Liver transplant and the sweet-bitter truth

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Anesth Pain Med. 2022;17(2):247-247
Publication date (electronic) : 2022 April 28
doi :
1Department of Anesthesiology, Government Medical College, Thiruvananthapuram, New Delhi, India
2Department of Cardiac Anesthesia, Atal Bihari Vajpayee Institute of Medical Sciences (ABVIMS) and Dr. Ram Manohar Lohia Hospital, New Delhi, India
3Department of Anesthesia and Intensive Care, Postgraduate Institute of Medical Education and Research, Chandigarh, India
Corresponding author: Varun Suresh, M.D., DNB, DM Department of Anesthesiology, Government Medical College, Medical College P.O., Thiruvananthapuram, Kerala 695011, India Tel: 91-9041426743 Fax: 91-471-2528412 E-mail:
Received 2022 February 8; Revised 2022 March 29; Accepted 2022 March 30.

TO THE EDITOR: Kim et al. [1] recently published a research report in Anesthesia & Pain Medicine highlighting the early mortality predictive value of intraoperative hyperlactatemia during liver transplantation (LT). While the results of this considerably large patient cohort retrospective analysis, highlighting the prognostic implications of metabolic alterations in LT, are undeniably commendable [1], the index findings need to be carefully interpreted in light of several observations.

Given that Kim et al. [1] focused on the intraoperative factors affecting outcomes following LT, the lack of the consideration of intraoperative glycemic fluctuations in their analysis deserves attention. This is extremely important, considering that hyperglycemia can be caused intraoperatively during LT from intrinsic diabetogenic patient characteristics, and extrinsic factors such as perioperative stress, corticosteroids, and catecholamine infusions [24]. Apart from the problems surrounding intraoperative hyperglycemia, the larger problem lies in the proposition of von Platen et al. [4] of evaluating the lactate levels during LT in close conjunction with the glucose values. They elaborate on the unique activity of hepatocytes in response to ischemia by glycogenolysis, which contributes to hyperglycemia and is further compounded by the likelihood of stress-induced insulin resistance [4]. Thus, ischemia is intricately linked to both intraoperative lactate and glucose dynamics during LT. Indeed, the total ischemia time in the hyperlactatemia group was higher in the analysis by Kim et al. [1]. Apart from ischemia, prior studies have also associated hyperglycemia with concomitant lactate elevations in diverse clinical settings, indicating glycometabolic interactions [5].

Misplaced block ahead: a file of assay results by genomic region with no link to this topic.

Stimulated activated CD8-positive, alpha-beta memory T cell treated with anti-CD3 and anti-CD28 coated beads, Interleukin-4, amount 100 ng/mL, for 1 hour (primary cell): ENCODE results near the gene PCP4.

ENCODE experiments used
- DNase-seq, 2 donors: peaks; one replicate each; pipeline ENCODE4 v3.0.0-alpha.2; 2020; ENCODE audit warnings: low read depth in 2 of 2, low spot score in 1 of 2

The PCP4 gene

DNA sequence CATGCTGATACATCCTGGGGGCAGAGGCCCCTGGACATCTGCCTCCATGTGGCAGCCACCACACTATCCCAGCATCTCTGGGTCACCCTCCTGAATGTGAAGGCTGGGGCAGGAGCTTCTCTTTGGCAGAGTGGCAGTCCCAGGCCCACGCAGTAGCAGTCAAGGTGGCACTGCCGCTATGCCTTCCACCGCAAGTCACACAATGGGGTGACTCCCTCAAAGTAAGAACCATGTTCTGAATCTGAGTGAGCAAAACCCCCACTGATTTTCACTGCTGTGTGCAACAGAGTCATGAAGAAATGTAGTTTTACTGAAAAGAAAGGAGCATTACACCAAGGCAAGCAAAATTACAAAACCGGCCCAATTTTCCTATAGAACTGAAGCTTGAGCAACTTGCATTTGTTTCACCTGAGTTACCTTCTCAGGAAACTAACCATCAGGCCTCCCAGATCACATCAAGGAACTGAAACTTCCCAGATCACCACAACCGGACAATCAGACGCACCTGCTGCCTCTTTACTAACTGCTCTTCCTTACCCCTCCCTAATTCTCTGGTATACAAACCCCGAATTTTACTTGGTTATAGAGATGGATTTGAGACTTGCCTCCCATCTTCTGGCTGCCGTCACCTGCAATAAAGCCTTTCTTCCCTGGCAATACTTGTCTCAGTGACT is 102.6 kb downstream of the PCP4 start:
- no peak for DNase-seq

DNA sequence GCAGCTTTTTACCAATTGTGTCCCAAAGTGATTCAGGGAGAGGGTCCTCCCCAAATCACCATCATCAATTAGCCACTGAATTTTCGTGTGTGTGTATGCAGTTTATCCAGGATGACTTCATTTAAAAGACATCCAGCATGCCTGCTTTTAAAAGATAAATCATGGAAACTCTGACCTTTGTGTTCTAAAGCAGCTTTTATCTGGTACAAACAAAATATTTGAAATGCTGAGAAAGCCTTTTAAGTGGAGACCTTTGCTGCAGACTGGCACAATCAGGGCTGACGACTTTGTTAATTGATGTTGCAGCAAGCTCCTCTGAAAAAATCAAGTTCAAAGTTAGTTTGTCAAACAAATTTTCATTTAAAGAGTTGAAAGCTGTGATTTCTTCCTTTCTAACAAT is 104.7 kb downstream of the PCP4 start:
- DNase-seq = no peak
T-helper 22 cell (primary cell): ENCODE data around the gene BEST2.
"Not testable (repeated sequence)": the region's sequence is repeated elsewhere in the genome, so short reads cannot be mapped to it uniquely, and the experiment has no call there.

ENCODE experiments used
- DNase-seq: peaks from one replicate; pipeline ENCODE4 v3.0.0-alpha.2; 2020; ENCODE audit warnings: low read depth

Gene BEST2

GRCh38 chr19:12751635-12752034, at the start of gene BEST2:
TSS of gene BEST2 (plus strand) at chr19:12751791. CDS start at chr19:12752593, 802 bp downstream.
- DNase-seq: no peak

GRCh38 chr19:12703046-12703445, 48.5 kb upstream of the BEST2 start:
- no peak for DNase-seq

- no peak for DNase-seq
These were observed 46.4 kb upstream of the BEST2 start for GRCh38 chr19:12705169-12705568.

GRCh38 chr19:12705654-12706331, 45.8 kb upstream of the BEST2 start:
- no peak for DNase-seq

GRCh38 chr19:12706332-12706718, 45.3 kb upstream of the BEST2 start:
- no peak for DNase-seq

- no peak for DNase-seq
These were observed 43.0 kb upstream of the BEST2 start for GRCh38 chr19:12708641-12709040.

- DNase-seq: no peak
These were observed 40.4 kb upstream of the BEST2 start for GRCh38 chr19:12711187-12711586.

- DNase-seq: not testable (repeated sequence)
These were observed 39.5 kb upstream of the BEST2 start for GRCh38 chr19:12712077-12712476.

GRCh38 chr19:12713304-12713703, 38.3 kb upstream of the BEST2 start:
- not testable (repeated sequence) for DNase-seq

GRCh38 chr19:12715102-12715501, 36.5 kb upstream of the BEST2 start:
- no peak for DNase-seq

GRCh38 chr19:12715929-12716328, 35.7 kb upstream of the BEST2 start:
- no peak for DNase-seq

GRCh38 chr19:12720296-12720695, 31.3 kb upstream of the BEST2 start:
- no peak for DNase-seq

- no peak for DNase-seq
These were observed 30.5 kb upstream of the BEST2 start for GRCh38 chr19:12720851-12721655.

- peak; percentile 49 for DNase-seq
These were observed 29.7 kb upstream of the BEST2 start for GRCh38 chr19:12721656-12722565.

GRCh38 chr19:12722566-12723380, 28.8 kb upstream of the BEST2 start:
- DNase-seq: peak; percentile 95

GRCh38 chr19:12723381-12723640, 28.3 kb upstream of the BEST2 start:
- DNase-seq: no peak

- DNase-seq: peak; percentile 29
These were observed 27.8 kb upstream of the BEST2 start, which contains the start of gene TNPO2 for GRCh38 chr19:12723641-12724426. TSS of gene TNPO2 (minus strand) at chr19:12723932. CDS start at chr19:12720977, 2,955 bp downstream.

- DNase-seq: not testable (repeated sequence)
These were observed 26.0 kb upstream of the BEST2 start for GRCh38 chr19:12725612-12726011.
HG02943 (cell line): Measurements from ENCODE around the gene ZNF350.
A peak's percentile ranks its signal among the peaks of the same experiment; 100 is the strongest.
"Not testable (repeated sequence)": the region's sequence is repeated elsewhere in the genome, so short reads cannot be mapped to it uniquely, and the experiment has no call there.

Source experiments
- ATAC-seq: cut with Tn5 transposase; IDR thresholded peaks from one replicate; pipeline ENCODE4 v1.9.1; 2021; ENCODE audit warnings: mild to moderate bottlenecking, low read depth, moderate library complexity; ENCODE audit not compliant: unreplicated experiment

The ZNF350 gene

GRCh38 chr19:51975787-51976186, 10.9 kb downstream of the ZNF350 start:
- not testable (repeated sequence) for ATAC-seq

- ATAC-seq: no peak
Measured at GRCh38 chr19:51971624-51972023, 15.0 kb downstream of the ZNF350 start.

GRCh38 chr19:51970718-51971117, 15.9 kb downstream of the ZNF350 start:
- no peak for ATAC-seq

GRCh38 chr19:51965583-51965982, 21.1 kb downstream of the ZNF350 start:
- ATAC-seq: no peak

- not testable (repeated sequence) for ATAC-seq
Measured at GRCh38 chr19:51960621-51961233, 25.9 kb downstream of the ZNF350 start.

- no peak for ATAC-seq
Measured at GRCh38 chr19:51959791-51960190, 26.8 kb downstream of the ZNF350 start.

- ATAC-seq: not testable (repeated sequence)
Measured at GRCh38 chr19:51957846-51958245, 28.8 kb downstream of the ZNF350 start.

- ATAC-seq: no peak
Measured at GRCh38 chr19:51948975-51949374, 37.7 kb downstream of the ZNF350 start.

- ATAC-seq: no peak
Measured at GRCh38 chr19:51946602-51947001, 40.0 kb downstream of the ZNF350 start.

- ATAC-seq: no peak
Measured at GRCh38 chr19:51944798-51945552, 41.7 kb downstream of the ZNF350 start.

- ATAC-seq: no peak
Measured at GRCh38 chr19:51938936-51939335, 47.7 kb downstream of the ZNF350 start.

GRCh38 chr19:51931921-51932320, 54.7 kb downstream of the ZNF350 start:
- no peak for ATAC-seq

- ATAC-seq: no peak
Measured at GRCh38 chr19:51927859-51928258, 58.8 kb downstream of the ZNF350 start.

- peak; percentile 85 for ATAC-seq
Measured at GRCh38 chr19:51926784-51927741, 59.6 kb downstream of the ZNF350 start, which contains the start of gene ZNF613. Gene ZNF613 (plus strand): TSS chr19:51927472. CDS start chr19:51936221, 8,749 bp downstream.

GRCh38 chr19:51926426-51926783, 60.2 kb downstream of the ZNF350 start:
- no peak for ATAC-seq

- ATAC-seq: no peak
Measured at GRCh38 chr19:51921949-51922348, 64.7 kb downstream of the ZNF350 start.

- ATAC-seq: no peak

Even from a practical standpoint, the institutional glucose management protocol in the study by Kim et al. [1] was not adhered to, as in a major surgical procedure should be followed. The prognostic importance of intraoperative hyperglycemia in LT has been described by Ammori et al. [2] and Park et al. [3]. Interestingly, of the 184 patients included in the study by Ammori et al. [2], as many as 124 recipients had poor glycemic control (defined as mean blood glucose [BG] level ≥ 150 mg/dl), eventually demonstrating a mean intraoperative BG level of 184 mg/dl. Park et al. [3] reported an incidence rate of severe intraoperative hyperglycemia (BG level ≥ 200 mg/dl) of 37.8% in 76 LT patients with surgical site infections (SSIs), as opposed to a 21.9% incidence in 604 LT patients not with SSIs (P = 0.002). Focusing specifically on mortality, which was the primary outcome in Kim et al.’s study [1], being evaluated at 30 and 90 days, Ammori et al. [2] notably outlined an elevated 1-year mortality rate in patients with poor glycemic control compared to those with well-controlled glucose levels (21.9% vs. 8.8%, P = 0.05).

Irrespective of whether it is viewed as an independent prognosis or as glycometabolic interactions [5], hyperglycemia in LT cannot be neglected.





No potential conflict of interest relevant to this article was reported.


The datasets generated during and/or analyzed during the current study are available from the corresponding author on reasonable request.


Conceptualization: Varun Suresh, Rohan Magoon, Shalvi Mahajan. Formal analysis: Varun Suresh, Rohan Magoon. Methodology: Varun Suresh, Rohan Magoon. Project administration: Rohan Magoon. Writing - original draft: Varun Suresh, Rohan Magoon, Shalvi Mahajan. Writing - review & editing: Varun Suresh, Rohan Magoon, Shalvi Mahajan. Resources: Varun Suresh. Supervision: Varun Suresh, Rohan Magoon, Shalvi Mahajan. Validation: Varun Suresh, Rohan Magoon, Shalvi Mahajan.


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3. Park C, Hsu C, Neelakanta G, Nourmand H, Braunfeld M, Wray C, et al. Severe intraoperative hyperglycemia is independently associated with surgical site infection after liver transplantation. Transplantation 2009;87:1031–6.
4. von Platen A, D'Souza MA, Rooyackers O, Nowak G. Evaluation of intrahepatic lactate/pyruvate ratio as a marker for ischemic complications early after liver transplantation-a clinical study. Transplant Direct 2019;5e505.
5. Magoon R, Kaushal B, Jose J, Kashav R. Predicting lactate elevation in neonatal cardiac surgery: can the sugars be overlooked? J Cardiothorac Vasc Anesth 2021;35:2243–4.

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